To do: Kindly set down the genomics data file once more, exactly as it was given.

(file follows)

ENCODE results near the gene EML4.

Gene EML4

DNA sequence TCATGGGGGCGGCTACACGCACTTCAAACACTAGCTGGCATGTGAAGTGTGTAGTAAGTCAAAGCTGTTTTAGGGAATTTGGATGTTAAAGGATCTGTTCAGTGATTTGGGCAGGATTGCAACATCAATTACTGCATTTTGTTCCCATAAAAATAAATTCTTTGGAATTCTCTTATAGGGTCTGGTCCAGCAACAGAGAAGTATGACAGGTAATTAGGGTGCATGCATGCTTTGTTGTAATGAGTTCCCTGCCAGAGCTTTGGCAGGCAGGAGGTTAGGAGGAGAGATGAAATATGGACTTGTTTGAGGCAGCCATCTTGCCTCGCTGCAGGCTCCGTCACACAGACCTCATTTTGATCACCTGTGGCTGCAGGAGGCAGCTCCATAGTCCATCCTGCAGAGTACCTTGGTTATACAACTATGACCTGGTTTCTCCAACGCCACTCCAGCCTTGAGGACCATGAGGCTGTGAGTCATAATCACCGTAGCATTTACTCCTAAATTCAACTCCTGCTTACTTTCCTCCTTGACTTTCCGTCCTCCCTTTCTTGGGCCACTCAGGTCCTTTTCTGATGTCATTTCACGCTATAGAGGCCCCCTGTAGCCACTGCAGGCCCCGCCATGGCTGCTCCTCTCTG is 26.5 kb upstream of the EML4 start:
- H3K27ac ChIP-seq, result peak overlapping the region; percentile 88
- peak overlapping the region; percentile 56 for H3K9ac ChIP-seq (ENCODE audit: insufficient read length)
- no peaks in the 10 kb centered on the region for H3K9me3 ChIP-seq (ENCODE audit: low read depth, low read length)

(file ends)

ENCODE results near the gene EML4.

Gene EML4

DNA sequence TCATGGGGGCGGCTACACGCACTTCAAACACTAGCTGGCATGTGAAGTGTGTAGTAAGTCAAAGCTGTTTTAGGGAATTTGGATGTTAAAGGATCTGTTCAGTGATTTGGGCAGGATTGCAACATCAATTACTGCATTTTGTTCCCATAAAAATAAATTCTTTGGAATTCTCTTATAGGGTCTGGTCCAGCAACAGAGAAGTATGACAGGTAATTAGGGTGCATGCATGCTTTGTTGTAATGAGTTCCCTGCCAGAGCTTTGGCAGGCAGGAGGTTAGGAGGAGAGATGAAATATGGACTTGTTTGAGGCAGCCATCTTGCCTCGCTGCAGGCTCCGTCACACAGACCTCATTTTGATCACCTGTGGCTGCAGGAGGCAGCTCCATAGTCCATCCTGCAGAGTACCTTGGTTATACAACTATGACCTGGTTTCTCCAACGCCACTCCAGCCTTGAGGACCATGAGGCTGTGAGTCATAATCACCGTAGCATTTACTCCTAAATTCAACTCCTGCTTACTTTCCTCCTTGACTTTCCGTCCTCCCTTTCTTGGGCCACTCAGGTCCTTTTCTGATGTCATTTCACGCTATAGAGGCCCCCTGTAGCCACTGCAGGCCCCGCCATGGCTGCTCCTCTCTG is 26.5 kb upstream of the EML4 start:
- H3K27ac ChIP-seq, result peak overlapping the region; percentile 88
- peak overlapping the region; percentile 56 for H3K9ac ChIP-seq (ENCODE audit: insufficient read length)
- no peaks in the 10 kb centered on the region for H3K9me3 ChIP-seq (ENCODE audit: low read depth, low read length)